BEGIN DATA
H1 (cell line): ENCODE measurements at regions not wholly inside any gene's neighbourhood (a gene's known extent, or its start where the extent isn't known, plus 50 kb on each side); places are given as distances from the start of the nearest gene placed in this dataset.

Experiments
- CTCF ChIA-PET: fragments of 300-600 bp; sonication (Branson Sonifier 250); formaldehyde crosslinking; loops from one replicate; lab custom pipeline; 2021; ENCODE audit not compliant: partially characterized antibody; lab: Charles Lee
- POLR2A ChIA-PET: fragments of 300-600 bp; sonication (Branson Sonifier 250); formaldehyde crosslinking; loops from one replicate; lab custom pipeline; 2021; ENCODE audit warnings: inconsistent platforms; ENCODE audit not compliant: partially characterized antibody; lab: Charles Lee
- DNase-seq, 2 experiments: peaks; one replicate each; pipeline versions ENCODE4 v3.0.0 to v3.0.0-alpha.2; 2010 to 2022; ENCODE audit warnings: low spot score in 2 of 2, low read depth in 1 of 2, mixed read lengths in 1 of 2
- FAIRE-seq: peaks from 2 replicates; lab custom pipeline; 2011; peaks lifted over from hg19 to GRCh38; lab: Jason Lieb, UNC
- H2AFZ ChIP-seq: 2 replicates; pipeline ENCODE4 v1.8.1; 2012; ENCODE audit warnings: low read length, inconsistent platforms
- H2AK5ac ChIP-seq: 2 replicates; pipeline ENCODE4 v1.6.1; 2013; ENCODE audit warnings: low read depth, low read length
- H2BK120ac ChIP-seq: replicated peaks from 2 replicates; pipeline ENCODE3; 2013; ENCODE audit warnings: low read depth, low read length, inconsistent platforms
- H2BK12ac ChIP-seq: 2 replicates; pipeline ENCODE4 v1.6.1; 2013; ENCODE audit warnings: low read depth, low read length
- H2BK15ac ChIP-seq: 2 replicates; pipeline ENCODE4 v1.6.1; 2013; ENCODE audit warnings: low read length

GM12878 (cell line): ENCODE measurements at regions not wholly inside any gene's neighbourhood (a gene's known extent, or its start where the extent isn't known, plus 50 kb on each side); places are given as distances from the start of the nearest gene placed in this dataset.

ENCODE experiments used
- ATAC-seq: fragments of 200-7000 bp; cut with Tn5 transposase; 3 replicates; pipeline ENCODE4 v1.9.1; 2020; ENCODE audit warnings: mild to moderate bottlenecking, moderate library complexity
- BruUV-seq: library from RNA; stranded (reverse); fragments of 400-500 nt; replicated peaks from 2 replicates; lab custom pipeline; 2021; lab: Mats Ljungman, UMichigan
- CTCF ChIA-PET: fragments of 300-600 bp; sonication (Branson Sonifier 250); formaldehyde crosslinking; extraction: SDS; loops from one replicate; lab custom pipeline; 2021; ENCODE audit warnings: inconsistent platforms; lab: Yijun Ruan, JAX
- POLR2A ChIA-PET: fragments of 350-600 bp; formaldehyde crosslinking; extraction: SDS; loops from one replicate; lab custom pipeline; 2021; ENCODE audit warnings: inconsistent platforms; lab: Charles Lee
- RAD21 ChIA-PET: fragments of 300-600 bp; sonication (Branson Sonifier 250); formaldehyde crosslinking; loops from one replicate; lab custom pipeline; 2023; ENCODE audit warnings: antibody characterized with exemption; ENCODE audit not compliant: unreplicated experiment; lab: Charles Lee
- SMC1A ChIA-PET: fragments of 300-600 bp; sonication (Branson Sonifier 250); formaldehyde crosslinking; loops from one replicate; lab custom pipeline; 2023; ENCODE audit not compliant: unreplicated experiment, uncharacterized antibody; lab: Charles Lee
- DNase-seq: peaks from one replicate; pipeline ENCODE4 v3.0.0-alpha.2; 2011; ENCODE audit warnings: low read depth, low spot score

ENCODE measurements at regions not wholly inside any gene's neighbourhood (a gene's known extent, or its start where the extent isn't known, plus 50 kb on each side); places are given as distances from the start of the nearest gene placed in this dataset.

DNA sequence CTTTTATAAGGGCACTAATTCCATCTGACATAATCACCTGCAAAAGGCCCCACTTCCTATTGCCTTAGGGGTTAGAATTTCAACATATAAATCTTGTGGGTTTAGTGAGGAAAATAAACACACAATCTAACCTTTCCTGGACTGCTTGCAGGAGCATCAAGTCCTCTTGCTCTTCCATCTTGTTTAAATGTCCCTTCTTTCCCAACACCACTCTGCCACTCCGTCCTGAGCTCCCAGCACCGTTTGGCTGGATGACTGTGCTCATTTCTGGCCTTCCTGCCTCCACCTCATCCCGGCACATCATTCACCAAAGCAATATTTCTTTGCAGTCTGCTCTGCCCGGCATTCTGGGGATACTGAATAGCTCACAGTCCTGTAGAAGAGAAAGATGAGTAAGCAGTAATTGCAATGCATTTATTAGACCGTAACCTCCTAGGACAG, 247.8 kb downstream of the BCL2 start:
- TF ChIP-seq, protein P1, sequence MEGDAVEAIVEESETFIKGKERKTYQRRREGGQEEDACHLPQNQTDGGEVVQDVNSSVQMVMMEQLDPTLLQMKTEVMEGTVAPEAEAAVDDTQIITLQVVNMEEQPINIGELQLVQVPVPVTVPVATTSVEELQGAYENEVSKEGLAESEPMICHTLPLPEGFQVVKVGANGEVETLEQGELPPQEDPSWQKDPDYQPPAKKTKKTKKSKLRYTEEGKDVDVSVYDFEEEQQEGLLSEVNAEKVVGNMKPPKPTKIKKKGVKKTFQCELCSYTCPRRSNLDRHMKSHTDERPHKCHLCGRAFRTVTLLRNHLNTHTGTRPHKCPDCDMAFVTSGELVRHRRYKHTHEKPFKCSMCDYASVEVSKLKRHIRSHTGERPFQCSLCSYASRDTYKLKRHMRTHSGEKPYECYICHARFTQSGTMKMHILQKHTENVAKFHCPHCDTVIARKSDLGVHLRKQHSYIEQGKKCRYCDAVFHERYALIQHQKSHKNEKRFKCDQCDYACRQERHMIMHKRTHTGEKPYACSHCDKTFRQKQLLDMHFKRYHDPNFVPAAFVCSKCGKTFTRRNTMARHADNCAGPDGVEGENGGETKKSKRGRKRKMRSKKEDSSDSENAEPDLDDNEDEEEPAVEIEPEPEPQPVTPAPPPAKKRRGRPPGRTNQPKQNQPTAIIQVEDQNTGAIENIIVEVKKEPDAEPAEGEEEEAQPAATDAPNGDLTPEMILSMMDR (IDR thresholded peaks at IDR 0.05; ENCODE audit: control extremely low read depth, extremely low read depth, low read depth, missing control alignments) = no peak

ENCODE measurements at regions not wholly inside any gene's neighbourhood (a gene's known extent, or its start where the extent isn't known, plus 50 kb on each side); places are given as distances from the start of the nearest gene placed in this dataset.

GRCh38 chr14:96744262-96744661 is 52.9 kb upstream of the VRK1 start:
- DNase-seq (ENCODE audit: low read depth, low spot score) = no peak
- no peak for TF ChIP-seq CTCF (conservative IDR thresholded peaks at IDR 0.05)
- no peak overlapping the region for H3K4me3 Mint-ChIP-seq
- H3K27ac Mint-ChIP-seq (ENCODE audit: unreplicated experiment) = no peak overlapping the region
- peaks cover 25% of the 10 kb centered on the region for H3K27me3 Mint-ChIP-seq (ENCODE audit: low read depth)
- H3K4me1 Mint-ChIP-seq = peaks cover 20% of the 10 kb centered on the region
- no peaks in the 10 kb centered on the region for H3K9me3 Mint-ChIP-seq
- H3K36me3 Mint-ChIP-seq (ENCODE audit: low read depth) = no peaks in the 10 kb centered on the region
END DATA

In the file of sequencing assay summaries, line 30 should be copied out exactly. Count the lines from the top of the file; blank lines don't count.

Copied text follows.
- peaks cover 25% of the 10 kb centered on the region for H3K27me3 Mint-ChIP-seq (ENCODE audit: low read depth)